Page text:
The Montana Freedom Caucus branded themselves the “constitutional North Star” before an enthusiastic crowd of supporters Thursday evening in an event that filled the old Supreme Court chamber of the state Capitol.
The group is newly formed as part of a network of ultraconservative state lawmakers across the U.S. in tow of a band of congressional agitators whose ranks include Republican Rep. Matt Rosendale of Montana.
Montana’s 14 Freedom Caucus members got together in Washington, D.C., in late December to go through a “stringent” vetting process by the House Freedom Caucus counterparts there, said Rep. Jerry Schillinger, R-Circle, who serves as vice chair for the caucus. Members said Thursday the D.C. members looked through their voting records and more before finalizing the membership.
Hamilton Republican Sen. Theresa Manzella, who chairs the Montana Freedom Caucus, said Thursday’s event was "all about” trying to get the group’s message out.
People are also reading…
"Have you ever wondered why you continue to send Republican majorities to Helena and yet we still seem to creep to the left incrementally a little bit at the time?" she asked the crowd. "We do too. So that's what we're all about: The truth constitutional North Star of Montana is right here behind me."
The caucus membership includes several Christian conservatives who made appearances at the 2021 Red Pill Festival where Republicans In Name Only (RINOs) were identified as a bigger threat than the Democratic Party. Others also led unsuccessful efforts to assemble a special session to investigate Montana's election security last year, although such a committee was established for the 2023 session.
Whether the caucus will play a role in campaigns and financing is so far undetermined, although caucus treasurer Sen. Barry Usher, a Republican from rural Yellowstone and Musselshell counties, said the group was taking pledges from the public for the organization's future work. Asked about whether the congressional group's resources to the state networks will include fundraising horsepower, Rosendale said, "I haven't even given that a thought whatsoever."
Twelve states now have state caucuses in the “network,” and Montana’s delegation outlined a mix of priorities shaped by Montana-specific quarrels as well as nationalized talking conflicts.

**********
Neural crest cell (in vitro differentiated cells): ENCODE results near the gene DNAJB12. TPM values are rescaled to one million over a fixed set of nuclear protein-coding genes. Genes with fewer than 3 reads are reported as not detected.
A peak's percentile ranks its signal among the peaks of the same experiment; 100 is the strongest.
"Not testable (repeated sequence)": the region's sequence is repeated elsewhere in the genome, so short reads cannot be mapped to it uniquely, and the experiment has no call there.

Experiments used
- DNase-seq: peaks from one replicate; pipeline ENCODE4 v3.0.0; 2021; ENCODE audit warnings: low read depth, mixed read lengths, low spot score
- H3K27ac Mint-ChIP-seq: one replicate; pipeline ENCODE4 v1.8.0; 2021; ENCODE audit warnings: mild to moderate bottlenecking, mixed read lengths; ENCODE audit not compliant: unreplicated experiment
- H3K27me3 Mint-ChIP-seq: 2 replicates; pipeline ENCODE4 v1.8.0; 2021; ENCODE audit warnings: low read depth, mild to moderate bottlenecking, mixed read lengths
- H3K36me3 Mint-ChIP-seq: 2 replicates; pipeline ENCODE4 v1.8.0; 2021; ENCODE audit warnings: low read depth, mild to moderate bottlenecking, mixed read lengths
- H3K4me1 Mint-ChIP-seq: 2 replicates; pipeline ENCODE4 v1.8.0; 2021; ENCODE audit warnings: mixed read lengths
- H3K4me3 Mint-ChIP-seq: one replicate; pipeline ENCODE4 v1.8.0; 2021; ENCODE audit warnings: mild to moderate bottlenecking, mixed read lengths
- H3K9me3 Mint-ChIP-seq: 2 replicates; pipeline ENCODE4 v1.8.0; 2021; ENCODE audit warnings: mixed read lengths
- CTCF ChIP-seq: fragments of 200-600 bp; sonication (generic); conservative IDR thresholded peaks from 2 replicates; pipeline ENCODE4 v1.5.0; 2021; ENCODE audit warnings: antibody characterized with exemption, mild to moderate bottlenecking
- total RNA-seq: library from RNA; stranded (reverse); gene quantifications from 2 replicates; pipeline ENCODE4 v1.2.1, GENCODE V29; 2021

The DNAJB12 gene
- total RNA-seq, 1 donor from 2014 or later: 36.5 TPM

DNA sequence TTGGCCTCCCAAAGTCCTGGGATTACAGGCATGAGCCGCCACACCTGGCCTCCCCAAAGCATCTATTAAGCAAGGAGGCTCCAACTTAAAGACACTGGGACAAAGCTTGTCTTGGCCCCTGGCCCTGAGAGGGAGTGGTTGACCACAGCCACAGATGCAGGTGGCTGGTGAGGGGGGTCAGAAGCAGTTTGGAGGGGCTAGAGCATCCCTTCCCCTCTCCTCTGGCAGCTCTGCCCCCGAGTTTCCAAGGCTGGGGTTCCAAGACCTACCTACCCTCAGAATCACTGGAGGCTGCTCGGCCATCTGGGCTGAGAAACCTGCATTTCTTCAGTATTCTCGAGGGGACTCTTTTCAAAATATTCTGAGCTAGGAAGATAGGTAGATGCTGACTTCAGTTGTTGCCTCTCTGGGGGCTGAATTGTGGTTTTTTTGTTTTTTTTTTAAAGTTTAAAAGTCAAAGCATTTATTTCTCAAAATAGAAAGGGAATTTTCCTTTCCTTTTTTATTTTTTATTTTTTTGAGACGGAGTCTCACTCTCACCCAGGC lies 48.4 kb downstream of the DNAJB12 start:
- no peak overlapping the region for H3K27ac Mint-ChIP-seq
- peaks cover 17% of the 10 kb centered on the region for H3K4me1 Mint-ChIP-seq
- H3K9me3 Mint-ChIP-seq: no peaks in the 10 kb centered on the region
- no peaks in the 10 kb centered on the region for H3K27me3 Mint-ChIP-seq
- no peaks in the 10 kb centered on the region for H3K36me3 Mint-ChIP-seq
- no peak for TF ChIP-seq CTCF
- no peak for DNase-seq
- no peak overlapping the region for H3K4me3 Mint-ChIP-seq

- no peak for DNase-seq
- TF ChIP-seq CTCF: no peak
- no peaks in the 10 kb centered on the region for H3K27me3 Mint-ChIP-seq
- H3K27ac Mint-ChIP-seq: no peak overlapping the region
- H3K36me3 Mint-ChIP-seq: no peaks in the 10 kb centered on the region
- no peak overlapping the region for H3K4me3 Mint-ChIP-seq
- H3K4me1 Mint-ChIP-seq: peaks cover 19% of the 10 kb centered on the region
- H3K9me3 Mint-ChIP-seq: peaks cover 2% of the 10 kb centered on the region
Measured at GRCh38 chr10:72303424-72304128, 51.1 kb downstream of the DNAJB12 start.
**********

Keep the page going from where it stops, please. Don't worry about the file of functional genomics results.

Montana’s judiciary, for example, has been in the state GOP’s sights for two years, and was identified Thursday as one of the freedom caucus’ biggest threats to passing legislation.
"We pass conservative laws and they deem them unconstitutional," Manzella said.
The group also highlighted the state’s $2.4 billion surplus, arguably the premier topic in this year’s legislative session. Republicans in control of the Legislature have already shown some willingness to split from the executive branch’s ideas on how to spend it.
The Montana Freedom Caucus would prefer to kick the money back to the state's taxpayers, an effort some of the caucus members began building during the 2022 election cycle.
The group’s additional priorities outlined Thursday include parental rights, election integrity and “foreign ownership,” a loose term for concerns that other countries are buying up property in Montana, particularly around nuclear silos.
Rosendale, the evening's headliner, highlighted in his speech the impact that a small handful of disruptive elected officials can have on the greater congressional process. He recalled the political blockbuster that was the election of the Speaker of the U.S. House in late December, during which he and a small number of Republican representatives stalled the process for nearly a week in order to secure concessions in the House rules that he said would generate more dialogue among lawmakers.
“I’m not afraid to debate anybody,” Rosendale told the crowd of supporters Thursday. “... We will win those debates every day.”
Rosendale told the crowd the changes his group sought would redistribute power that's concentrated with the Speaker of the House and in turn drive more collegiality in Congress. He also went viral for some of his speeches during the episode, raising arguments that political analysts later said were embellished.
Rosendale, a former state lawmaker and state auditor who is expected to run for U.S. Senate in 2024, told reporters after the hearing Montana does not have the same procedural mechanisms that he took issue with in Congress.
"It is unbelievably different," he said of the Montana Legislature.
The second-term Congressman said while he raised the prospect of assembling a Freedom Caucus from Montana lawmakers, other members of the D.C. outfit handled the organization.
"I said, 'Look, Montana needs a Freedom Caucus. We have these super majorities in both chambers of Republicans, but they need to have a smaller group that can be … the organized, unified voice for the conservative movement,'" he recalled.
At least 15 Republican lawmakers attended the gathering Thursday evening at the state Capitol, although that didn't include GOP leadership from either the House or the Senate.
Usher said after the event that organizing the Freedom Caucus doesn't draw a line between themselves and the rest of the party. He said the Freedom Caucus hopes to act as a sort of ultra-conservative liaison between GOP leadership and the rest of the party’s lawmakers.
Upon announcing their formation in the first week of the Legislature, the Montana Freedom Caucus noted not all members wished to be identified.